Snark With A Purpose

I loled a little when I saw this picture pop up on my feed. It’s so my kind of humor: snarky, uncomfortable, and bringing up an excellent point in a clever way.

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Update: The flyer reads:

  1. If someone is drunk, don’t rape them.
  2. When you see someone walking by themselves, leave them alone.
  3. Use the Buddy System! If it is difficult for you to stop yourself raping someone, as a trusted friend to accompany you at all times.
  4. Carry a rape whistle. If you find that you are about to rape someone, blow the whistle until someone comes to stop you.
  5. Don’t forget: honesty is the best policy. When asking someone out, don’t pretend that you are interested in them as a person. Tell them straight up that you expect to be raping them later. If you don’t communicate your intentions, they my take it as a sign that you don’t plan to rape them.

Rape culture directs women to police their clothing, beverages, behavior and sexuality at all times to avoid men. It portrays men as powerless to control their violent sexual urges. Rape culture demeans everyone, and everyone should speak out against rape culture.

 

When you start reading the beginning of the flyer, it is clearly uncomfortable. It is condescending and demeaning in language and tone, and that’s with the fact that it is clearly meant to be a parody. It makes you realize how condescending and demeaning, therefore, these nonsense “rape prevention” flyers are when they’re actually meant to be serious. Snark, and going over the top, are IMO excellent tools to quickly and directly call attention to an issue that many people overlook, and I think that this flyer does that nicely.

And now, we get to the serious aspect of this image, and into the topic of rape culture and victim blaming.

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I’m Excited

It has come to my attention that Phillip Pullman is going to release a new trilogy to accompany his Dark Materials, and I am officially excited to take a look at them. There will be one prequel to the series, set when Lyra was an infant, and two sequels, which follow Lyra as a young woman.

I remember reading that Trilogy for the first time at 14, and being sucked into Lyra’s world from the start. I also remember not liking the sappy tone of the last quarter of the third book, disliking the way he left things, so I very much want to see how he proceeds with the story. I also remember rereading the books as an adult, and picking up a whole lot more of his parallels to, and fierce criticisms of institutionalized religion, which made me appreciate how his books could appeal to a very wide range of ages.

I have heard people speak of Phillip Pullman’s Dark Materials in very different ways. I have heard his treatment of religion in his books characterized as too harsh, as too pro-religion falling just short of C. S. Lewis, and others who missed the parallels he draws altogether, finding the books to be simply a fun fantasy story.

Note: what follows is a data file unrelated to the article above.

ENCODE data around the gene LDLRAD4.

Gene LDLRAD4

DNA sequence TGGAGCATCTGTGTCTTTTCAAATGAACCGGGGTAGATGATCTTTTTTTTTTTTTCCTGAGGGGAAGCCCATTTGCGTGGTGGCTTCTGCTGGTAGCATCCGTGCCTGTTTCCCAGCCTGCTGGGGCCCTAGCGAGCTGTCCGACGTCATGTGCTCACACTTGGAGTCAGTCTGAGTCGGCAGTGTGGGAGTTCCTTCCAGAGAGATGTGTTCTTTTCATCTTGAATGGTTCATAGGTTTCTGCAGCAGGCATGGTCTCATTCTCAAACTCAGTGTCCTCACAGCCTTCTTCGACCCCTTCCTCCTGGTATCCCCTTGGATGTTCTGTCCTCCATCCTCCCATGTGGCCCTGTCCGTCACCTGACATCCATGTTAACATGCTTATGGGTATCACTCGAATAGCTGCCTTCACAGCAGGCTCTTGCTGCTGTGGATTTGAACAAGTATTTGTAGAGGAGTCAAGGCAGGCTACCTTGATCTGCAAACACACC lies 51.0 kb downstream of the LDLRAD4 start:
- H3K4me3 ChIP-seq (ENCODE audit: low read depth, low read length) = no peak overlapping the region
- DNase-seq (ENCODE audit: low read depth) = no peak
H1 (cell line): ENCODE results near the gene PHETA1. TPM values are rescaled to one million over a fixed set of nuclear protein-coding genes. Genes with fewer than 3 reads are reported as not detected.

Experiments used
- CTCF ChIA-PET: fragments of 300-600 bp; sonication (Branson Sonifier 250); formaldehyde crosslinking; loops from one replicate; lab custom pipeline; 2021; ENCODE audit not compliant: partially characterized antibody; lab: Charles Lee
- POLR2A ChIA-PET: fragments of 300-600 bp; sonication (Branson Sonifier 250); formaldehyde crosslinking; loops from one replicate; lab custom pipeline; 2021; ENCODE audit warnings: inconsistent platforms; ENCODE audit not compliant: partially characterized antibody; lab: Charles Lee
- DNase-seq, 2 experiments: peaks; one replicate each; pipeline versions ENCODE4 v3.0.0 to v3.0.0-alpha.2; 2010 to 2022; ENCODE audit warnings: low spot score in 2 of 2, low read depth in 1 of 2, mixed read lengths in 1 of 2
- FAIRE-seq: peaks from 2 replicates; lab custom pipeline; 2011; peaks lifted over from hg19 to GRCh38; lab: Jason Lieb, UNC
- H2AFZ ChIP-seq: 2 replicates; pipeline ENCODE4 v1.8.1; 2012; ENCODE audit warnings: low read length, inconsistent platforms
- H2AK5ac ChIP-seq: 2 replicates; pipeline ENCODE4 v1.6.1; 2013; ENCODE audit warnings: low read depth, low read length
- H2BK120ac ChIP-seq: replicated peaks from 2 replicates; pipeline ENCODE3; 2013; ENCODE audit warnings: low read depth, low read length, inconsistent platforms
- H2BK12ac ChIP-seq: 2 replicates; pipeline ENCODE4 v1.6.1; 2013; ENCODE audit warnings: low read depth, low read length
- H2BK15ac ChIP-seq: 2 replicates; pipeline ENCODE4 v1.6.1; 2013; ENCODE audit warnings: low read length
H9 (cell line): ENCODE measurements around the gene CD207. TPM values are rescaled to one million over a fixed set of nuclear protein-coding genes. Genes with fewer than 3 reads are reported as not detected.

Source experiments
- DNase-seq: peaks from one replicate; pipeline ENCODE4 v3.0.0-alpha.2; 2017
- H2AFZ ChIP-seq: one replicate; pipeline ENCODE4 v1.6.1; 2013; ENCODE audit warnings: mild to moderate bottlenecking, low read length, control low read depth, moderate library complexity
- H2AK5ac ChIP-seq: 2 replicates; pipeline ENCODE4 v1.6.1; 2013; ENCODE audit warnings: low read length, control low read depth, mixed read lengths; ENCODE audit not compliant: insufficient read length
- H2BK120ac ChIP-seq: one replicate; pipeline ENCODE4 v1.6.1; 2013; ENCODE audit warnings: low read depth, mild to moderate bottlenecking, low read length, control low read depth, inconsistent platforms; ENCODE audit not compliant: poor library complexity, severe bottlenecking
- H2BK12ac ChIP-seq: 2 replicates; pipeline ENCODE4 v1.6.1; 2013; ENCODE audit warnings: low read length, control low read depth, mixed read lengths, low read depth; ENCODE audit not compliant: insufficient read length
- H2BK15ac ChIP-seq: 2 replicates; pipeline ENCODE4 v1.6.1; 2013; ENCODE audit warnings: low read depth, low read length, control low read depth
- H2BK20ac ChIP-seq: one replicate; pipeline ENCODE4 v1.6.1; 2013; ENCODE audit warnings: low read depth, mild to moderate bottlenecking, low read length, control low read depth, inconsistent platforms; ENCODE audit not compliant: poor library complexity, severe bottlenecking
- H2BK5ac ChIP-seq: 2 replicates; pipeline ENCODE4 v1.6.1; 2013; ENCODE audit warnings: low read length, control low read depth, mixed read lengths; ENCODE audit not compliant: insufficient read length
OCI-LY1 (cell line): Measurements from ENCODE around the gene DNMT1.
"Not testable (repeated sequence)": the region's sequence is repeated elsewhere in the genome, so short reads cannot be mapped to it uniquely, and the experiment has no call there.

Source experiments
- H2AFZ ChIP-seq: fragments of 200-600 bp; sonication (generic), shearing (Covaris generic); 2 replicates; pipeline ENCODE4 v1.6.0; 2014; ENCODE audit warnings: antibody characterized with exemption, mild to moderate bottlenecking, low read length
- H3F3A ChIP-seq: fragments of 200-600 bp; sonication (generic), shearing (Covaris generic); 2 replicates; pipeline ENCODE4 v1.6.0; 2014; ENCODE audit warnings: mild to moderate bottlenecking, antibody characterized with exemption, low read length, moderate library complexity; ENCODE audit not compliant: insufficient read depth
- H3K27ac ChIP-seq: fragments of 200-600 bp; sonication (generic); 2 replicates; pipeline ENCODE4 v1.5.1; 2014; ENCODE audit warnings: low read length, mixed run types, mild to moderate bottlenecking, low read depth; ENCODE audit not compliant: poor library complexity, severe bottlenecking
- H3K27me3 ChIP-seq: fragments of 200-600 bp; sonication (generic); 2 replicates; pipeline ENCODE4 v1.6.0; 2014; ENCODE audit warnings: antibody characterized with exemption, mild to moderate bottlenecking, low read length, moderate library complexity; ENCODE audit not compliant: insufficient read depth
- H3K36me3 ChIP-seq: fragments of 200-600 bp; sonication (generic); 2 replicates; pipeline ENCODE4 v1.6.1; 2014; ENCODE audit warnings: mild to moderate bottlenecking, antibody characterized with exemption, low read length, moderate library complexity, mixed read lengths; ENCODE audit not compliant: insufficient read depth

The last quote from Phillip Pullman in the article is indicative of the fact that he too is somewhere in the middle with his views on religion.

My attitude to religion is that religion is a most interesting and extraordinary human phenomenon. I’m fascinated by it, interested in it, and at some points critical of it. And the points when I become critical are the points when politics come into it, and religion acquires political power — political with a small “p,” for example, within the confines of a single family, or Political with a large “P,” on a national or international scale.

When religion gets the power to tell people how to dress, who to fall in love with, how to behave, what they must not read, what they must not wear, all those things, then religion goes bad. … Religion is private thing, and a fine thing and a good thing, as long as it remains private. As soon as it becomes public and political, it’s dangerous. That’s the position I’ve taken up in the first series and the position this current one takes up as well.

While I might disagree with his characterization of religion as a “good thing” even when it is private, on the whole I agree that religion’s habit of intertwining with politics and dictating people’s lives is by far the bigger problem. Regardless, I intend on reading his new books, though when I’ll find the time to fit them into my life remains to be seen.

I bring this up, partially to express my enthusiasm for new fantasy books, but also because I am curious about the FtB’s reception of his Dark Materials. My question to you is, have you read them? And if so, what was your impression of them?

I Agree With… Franklin Graham?!

There has been a lot of chatter about the current Trump Administration, the sweeping executive orders that he has signed, including what is or is not considered by many to be a “Muslim ban”. So far I have steered clear of this conversation, partially because I think that no one on this network disagrees that Trump is a loathsome human being, and partially because my recent crazy schedule has made me unable to properly update myself on current events from sources more reliable than facebook statuses.